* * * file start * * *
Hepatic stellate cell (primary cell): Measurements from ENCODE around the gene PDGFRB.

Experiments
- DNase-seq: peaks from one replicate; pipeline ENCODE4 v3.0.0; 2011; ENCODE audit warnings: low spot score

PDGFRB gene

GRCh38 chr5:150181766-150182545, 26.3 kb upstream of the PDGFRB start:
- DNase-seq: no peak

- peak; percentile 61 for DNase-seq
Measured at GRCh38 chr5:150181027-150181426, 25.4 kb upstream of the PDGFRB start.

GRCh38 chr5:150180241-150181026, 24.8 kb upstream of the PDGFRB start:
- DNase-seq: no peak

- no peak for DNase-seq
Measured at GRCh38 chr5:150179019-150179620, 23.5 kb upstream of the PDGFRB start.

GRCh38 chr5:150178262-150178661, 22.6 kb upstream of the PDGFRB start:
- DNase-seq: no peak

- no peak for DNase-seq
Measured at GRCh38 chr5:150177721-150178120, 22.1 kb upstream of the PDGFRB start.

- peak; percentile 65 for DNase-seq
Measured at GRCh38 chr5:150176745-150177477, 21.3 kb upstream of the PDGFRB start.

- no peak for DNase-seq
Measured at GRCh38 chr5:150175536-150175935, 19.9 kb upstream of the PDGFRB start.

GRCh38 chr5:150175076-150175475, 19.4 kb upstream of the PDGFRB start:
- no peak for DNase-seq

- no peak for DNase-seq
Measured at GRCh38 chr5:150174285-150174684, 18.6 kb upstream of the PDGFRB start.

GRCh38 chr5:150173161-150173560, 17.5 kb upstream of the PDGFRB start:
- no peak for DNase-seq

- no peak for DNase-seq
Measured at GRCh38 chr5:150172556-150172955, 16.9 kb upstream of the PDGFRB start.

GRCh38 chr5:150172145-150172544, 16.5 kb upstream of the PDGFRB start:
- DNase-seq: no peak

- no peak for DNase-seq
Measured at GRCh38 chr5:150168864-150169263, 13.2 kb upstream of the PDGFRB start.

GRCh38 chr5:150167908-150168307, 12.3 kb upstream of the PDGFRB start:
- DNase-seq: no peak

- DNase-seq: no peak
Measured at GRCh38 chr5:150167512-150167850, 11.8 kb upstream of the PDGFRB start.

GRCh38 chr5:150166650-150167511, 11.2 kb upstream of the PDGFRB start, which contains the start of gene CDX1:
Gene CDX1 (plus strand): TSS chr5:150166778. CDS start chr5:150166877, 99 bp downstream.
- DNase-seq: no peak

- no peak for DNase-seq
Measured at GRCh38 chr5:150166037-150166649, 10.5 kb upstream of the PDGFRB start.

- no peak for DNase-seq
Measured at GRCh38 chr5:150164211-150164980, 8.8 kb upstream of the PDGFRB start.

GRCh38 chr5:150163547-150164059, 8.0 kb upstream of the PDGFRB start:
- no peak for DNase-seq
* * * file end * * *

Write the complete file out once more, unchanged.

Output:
Hepatic stellate cell (primary cell): Measurements from ENCODE around the gene PDGFRB.

Experiments
- DNase-seq: peaks from one replicate; pipeline ENCODE4 v3.0.0; 2011; ENCODE audit warnings: low spot score

PDGFRB gene

GRCh38 chr5:150181766-150182545, 26.3 kb upstream of the PDGFRB start:
- DNase-seq: no peak

- peak; percentile 61 for DNase-seq
Measured at GRCh38 chr5:150181027-150181426, 25.4 kb upstream of the PDGFRB start.

GRCh38 chr5:150180241-150181026, 24.8 kb upstream of the PDGFRB start:
- DNase-seq: no peak

- no peak for DNase-seq
Measured at GRCh38 chr5:150179019-150179620, 23.5 kb upstream of the PDGFRB start.

GRCh38 chr5:150178262-150178661, 22.6 kb upstream of the PDGFRB start:
- DNase-seq: no peak

- no peak for DNase-seq
Measured at GRCh38 chr5:150177721-150178120, 22.1 kb upstream of the PDGFRB start.

- peak; percentile 65 for DNase-seq
Measured at GRCh38 chr5:150176745-150177477, 21.3 kb upstream of the PDGFRB start.

- no peak for DNase-seq
Measured at GRCh38 chr5:150175536-150175935, 19.9 kb upstream of the PDGFRB start.

GRCh38 chr5:150175076-150175475, 19.4 kb upstream of the PDGFRB start:
- no peak for DNase-seq

- no peak for DNase-seq
Measured at GRCh38 chr5:150174285-150174684, 18.6 kb upstream of the PDGFRB start.

GRCh38 chr5:150173161-150173560, 17.5 kb upstream of the PDGFRB start:
- no peak for DNase-seq

- no peak for DNase-seq
Measured at GRCh38 chr5:150172556-150172955, 16.9 kb upstream of the PDGFRB start.

GRCh38 chr5:150172145-150172544, 16.5 kb upstream of the PDGFRB start:
- DNase-seq: no peak

- no peak for DNase-seq
Measured at GRCh38 chr5:150168864-150169263, 13.2 kb upstream of the PDGFRB start.

GRCh38 chr5:150167908-150168307, 12.3 kb upstream of the PDGFRB start:
- DNase-seq: no peak

- DNase-seq: no peak
Measured at GRCh38 chr5:150167512-150167850, 11.8 kb upstream of the PDGFRB start.

GRCh38 chr5:150166650-150167511, 11.2 kb upstream of the PDGFRB start, which contains the start of gene CDX1:
Gene CDX1 (plus strand): TSS chr5:150166778. CDS start chr5:150166877, 99 bp downstream.
- DNase-seq: no peak

- no peak for DNase-seq
Measured at GRCh38 chr5:150166037-150166649, 10.5 kb upstream of the PDGFRB start.

- no peak for DNase-seq
Measured at GRCh38 chr5:150164211-150164980, 8.8 kb upstream of the PDGFRB start.

GRCh38 chr5:150163547-150164059, 8.0 kb upstream of the PDGFRB start:
- no peak for DNase-seq